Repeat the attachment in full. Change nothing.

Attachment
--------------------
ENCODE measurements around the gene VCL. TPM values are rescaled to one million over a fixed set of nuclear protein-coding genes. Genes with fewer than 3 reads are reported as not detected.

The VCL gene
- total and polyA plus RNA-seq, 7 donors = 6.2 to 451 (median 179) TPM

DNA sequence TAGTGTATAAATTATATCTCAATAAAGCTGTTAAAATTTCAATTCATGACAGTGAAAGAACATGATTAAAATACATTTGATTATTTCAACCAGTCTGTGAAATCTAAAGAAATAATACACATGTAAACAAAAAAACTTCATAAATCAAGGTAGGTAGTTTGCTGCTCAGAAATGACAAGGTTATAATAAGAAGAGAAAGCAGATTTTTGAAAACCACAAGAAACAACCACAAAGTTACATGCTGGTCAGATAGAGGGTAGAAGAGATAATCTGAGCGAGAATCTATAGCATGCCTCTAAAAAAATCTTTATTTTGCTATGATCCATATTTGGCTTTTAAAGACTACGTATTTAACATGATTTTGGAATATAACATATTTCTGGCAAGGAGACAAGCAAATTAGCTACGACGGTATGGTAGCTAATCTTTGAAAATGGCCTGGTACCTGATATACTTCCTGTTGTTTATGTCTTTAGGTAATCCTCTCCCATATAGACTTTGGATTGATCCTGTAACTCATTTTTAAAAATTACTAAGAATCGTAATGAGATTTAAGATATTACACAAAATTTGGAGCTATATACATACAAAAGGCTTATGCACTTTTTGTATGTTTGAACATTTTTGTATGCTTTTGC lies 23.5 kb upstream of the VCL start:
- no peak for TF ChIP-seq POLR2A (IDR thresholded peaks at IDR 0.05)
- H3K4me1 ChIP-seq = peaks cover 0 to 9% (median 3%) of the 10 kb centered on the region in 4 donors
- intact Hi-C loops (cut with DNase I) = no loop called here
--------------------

ENCODE measurements around the gene VCL. TPM values are rescaled to one million over a fixed set of nuclear protein-coding genes. Genes with fewer than 3 reads are reported as not detected.

The VCL gene
- total and polyA plus RNA-seq, 7 donors = 6.2 to 451 (median 179) TPM

DNA sequence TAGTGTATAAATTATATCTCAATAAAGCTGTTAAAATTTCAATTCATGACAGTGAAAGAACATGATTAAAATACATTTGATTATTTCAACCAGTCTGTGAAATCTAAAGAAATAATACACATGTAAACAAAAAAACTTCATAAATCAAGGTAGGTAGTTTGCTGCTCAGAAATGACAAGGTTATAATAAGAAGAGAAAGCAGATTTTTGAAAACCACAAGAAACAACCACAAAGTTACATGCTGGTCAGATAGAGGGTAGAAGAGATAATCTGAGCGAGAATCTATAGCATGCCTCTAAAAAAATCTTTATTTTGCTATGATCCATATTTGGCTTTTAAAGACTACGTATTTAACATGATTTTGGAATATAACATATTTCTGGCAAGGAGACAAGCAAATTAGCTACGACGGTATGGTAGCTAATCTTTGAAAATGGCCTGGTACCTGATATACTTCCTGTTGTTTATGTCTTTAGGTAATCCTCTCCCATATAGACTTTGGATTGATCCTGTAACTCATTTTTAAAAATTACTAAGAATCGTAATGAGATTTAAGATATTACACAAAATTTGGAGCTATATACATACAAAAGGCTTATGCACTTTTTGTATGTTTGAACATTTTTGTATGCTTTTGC lies 23.5 kb upstream of the VCL start:
- no peak for TF ChIP-seq POLR2A (IDR thresholded peaks at IDR 0.05)
- H3K4me1 ChIP-seq = peaks cover 0 to 9% (median 3%) of the 10 kb centered on the region in 4 donors
- intact Hi-C loops (cut with DNase I) = no loop called here